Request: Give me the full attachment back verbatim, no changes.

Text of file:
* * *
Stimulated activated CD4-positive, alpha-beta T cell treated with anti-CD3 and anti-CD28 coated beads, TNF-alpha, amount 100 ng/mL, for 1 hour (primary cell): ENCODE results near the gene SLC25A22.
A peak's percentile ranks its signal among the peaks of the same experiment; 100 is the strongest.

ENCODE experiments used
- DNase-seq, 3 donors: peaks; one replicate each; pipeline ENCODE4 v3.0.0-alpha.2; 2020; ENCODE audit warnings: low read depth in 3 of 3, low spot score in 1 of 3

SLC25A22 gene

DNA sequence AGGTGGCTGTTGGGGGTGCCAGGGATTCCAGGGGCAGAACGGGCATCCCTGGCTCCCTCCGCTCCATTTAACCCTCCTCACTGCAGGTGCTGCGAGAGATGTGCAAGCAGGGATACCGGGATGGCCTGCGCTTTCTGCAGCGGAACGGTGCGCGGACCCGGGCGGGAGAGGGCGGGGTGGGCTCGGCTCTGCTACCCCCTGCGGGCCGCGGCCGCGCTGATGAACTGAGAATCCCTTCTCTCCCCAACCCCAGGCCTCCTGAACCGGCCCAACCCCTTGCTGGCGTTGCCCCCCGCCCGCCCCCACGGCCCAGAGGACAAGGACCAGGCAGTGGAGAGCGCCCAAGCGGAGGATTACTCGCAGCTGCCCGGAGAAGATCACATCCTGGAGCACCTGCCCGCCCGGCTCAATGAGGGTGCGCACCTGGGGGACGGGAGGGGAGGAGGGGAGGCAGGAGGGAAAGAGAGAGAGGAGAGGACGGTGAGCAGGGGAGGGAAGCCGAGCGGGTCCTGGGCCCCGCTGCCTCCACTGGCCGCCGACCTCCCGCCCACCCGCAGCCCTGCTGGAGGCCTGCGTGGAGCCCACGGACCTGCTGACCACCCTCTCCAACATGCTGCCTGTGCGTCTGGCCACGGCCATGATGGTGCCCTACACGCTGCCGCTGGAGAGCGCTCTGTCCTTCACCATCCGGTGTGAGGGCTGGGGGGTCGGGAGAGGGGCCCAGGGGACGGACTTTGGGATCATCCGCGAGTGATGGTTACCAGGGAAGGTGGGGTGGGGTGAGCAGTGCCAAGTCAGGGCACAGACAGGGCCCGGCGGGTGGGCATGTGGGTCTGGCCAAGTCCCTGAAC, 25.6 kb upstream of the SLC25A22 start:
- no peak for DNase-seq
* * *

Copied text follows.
Stimulated activated CD4-positive, alpha-beta T cell treated with anti-CD3 and anti-CD28 coated beads, TNF-alpha, amount 100 ng/mL, for 1 hour (primary cell): ENCODE results near the gene SLC25A22.
A peak's percentile ranks its signal among the peaks of the same experiment; 100 is the strongest.

ENCODE experiments used
- DNase-seq, 3 donors: peaks; one replicate each; pipeline ENCODE4 v3.0.0-alpha.2; 2020; ENCODE audit warnings: low read depth in 3 of 3, low spot score in 1 of 3

SLC25A22 gene

DNA sequence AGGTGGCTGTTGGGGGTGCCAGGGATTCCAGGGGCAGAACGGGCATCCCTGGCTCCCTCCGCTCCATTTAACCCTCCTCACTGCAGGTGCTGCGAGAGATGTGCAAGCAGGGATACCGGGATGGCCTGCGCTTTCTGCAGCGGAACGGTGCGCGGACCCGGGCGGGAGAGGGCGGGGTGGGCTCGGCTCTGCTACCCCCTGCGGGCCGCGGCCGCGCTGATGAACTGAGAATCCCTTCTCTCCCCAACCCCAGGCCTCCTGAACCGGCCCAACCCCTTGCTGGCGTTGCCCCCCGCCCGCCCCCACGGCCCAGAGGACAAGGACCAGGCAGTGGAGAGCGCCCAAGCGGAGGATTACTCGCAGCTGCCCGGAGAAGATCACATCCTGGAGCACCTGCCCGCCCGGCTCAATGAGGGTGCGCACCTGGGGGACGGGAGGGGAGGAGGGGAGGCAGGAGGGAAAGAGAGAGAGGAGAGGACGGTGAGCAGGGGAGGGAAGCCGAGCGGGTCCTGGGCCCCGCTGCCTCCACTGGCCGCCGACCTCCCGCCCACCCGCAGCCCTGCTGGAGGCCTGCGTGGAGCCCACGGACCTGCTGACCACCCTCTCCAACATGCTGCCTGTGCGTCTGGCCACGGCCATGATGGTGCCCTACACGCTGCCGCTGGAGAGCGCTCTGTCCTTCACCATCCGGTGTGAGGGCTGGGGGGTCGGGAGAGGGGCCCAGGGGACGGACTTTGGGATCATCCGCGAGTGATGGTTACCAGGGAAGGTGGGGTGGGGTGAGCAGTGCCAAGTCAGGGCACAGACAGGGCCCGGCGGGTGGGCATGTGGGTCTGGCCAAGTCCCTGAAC, 25.6 kb upstream of the SLC25A22 start:
- no peak for DNase-seq